Grief is one of life’s toughest journeys. Sara Dykstra has felt that pain and wants to help others who have lost loved ones to death. She will lead a 13-week Christian-based “GriefShare” ministry at Grace United Methodist, in Geneseo, from 4:30 p.m. to 6 p.m. on Sundays, beginning Oct 11.

Grief is one of life’s toughest journeys. Sara Dykstra has felt that pain and wants to help others who have lost loved ones to death. She will lead a 13-week Christian-based “GriefShare” ministry at Grace United Methodist, in Geneseo, from 4:30 p.m. to 6 p.m. on Sundays, beginning Oct 11.

The class will continue through November, with a special holiday session in December, and resume in January.

“I am looking forward to sharing this program with others who have lost a loved one,” Dykstra said.

She knows the pain of losing someone close. Her father, Grady Usrey, passed away last year after being diagnosed with a terminal illness eight months earlier.

“My dad was my best friend, the rock in our family, and to watch him struggle to breathe and become weak, was devastating. He passed away on his 67th birthday, about 45 minutes after I left his house.”

Even before her father became ill, Dykstra spoke to him or visited him daily which left a huge void in her life with his absence.

“I felt very alone, as none of my friends had suffered the loss of a parent. It was new territory,” she said. “The entire process was very isolating, and I needed something to help me see the bigger picture.”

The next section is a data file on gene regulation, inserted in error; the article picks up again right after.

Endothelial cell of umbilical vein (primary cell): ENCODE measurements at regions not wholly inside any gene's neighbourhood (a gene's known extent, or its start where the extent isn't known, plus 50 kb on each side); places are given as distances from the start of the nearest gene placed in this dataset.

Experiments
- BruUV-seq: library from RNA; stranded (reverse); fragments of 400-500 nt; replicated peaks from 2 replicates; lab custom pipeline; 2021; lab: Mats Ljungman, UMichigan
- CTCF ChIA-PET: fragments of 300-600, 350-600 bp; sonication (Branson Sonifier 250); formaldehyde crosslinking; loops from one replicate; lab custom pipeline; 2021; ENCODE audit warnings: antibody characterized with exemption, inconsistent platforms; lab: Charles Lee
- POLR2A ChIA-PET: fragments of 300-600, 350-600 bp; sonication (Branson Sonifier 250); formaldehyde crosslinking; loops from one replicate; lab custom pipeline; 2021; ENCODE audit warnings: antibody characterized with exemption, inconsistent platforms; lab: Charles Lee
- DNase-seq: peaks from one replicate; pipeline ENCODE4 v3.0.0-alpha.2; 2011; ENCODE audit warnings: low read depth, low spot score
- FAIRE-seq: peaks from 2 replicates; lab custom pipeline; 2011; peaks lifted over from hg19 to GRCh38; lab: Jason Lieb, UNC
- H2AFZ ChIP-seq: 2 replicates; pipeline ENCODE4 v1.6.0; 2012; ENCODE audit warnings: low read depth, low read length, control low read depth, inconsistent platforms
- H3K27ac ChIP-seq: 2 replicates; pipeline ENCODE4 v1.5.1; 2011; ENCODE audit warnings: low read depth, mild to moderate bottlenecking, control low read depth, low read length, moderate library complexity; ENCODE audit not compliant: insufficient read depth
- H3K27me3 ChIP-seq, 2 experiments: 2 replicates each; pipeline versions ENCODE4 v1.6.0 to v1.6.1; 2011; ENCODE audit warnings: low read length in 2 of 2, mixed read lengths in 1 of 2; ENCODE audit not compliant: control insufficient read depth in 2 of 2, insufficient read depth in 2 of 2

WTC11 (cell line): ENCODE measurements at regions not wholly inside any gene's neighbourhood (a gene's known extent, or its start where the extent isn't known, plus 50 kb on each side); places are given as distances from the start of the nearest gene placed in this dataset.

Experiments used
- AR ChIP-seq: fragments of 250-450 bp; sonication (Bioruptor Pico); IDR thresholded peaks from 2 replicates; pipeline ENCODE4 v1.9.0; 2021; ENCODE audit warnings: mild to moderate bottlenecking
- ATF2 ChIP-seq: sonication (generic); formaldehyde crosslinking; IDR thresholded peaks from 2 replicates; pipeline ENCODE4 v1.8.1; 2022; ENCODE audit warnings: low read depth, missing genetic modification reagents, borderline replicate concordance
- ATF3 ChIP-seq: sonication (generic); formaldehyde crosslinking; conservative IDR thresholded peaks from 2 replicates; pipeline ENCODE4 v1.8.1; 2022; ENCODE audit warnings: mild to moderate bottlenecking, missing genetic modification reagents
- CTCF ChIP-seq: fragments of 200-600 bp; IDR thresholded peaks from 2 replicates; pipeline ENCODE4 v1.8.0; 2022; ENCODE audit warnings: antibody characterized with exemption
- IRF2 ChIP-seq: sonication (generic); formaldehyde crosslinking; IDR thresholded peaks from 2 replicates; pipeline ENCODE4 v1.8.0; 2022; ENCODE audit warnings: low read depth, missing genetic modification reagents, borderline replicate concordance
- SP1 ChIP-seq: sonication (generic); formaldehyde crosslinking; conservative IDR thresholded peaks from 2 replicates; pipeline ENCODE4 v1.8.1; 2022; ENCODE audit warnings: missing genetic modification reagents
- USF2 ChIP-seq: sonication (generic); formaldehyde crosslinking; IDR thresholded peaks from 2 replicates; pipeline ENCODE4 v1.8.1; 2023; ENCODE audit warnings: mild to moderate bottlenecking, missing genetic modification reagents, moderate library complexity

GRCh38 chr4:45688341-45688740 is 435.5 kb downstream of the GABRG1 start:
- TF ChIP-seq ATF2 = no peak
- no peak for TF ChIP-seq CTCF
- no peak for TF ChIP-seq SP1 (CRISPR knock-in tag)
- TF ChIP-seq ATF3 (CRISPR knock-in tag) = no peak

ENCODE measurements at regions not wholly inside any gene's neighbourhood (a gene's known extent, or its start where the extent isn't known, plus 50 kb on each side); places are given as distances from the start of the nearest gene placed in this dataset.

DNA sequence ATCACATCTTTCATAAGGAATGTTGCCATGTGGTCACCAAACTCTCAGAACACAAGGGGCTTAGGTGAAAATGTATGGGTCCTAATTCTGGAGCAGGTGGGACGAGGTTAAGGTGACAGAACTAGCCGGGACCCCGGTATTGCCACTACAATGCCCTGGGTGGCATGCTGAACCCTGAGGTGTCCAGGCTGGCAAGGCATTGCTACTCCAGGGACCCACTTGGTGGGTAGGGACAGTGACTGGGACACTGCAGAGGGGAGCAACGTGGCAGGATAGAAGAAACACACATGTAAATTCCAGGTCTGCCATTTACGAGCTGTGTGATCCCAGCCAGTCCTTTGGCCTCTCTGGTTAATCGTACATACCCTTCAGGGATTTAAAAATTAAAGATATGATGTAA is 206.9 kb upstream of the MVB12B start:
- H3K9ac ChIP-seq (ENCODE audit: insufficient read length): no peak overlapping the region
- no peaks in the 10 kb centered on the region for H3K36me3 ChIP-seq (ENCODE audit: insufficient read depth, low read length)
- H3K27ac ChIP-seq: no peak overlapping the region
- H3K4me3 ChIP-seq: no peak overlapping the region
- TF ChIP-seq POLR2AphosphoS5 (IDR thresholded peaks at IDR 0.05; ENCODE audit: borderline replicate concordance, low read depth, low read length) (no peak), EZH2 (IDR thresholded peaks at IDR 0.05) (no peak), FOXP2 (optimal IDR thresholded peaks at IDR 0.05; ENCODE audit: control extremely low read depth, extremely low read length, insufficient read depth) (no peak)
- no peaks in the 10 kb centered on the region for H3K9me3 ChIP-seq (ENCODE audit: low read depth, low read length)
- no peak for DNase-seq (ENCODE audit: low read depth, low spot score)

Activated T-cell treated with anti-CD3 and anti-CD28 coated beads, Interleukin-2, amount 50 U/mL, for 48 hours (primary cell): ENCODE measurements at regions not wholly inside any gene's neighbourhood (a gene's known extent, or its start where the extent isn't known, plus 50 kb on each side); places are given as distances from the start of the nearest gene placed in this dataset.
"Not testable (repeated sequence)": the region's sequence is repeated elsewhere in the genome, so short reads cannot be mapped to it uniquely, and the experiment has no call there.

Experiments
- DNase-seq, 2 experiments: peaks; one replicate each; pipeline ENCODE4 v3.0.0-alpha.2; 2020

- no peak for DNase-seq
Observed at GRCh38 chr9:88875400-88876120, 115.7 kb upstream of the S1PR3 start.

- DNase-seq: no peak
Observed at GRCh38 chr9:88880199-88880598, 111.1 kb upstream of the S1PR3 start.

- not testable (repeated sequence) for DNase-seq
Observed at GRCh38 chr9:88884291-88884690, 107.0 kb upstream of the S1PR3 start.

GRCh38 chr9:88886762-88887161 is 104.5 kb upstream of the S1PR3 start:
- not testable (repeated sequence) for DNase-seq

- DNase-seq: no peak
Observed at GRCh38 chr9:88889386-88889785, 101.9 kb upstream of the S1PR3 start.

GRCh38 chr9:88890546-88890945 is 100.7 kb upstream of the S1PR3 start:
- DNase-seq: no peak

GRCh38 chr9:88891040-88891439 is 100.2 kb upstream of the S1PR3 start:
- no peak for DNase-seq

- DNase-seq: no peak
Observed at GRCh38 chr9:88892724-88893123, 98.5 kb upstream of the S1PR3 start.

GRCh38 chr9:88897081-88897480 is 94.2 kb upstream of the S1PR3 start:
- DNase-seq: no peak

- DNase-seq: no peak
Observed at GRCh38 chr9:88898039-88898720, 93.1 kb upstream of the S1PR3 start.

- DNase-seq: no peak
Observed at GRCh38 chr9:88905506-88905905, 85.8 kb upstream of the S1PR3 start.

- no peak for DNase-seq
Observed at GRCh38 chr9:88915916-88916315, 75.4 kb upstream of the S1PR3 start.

She attended the GriefShare program offered at First United Methodist Church, in Geneseo, in the fall of 2014, and said she found it very helpful.

“The group provided a place where I could be open about my loss and honest about how much I was struggling with my grief,” she said. “The videos are insightful and the workbook is very beneficial.”

Each session of GriefShare has three elements:

• Video seminar with experts where the group watches a video seminar featuring top experts on grief and recovery subjects.

• Support group discussion with focus – After viewing the video, group members will spend time a s a support group, discussing what was presented in that week’s video and what is happening in their lives.

• Personal study and reflection – participants are able to use their workbook during the week for further personal study of the grieving process and to help sort out emotions through journaling.

“Going through loss has made me a better person, and I am now able to reach out to others who are grieving. It is hard, and more days than I like to admit, my grief still takes hold of me. It is hard to accept that my dad is gone, but I have to get up and keep moving forward, because I still have a life to live.

“Grief does not go away or get easier, it just changes over time,” Dykstra said.

The program is open to the public. Advance registration is encouraged and may be made online at www.geneseograce.org or by contacting the church office at 944-4208. Participants also can register at the first session.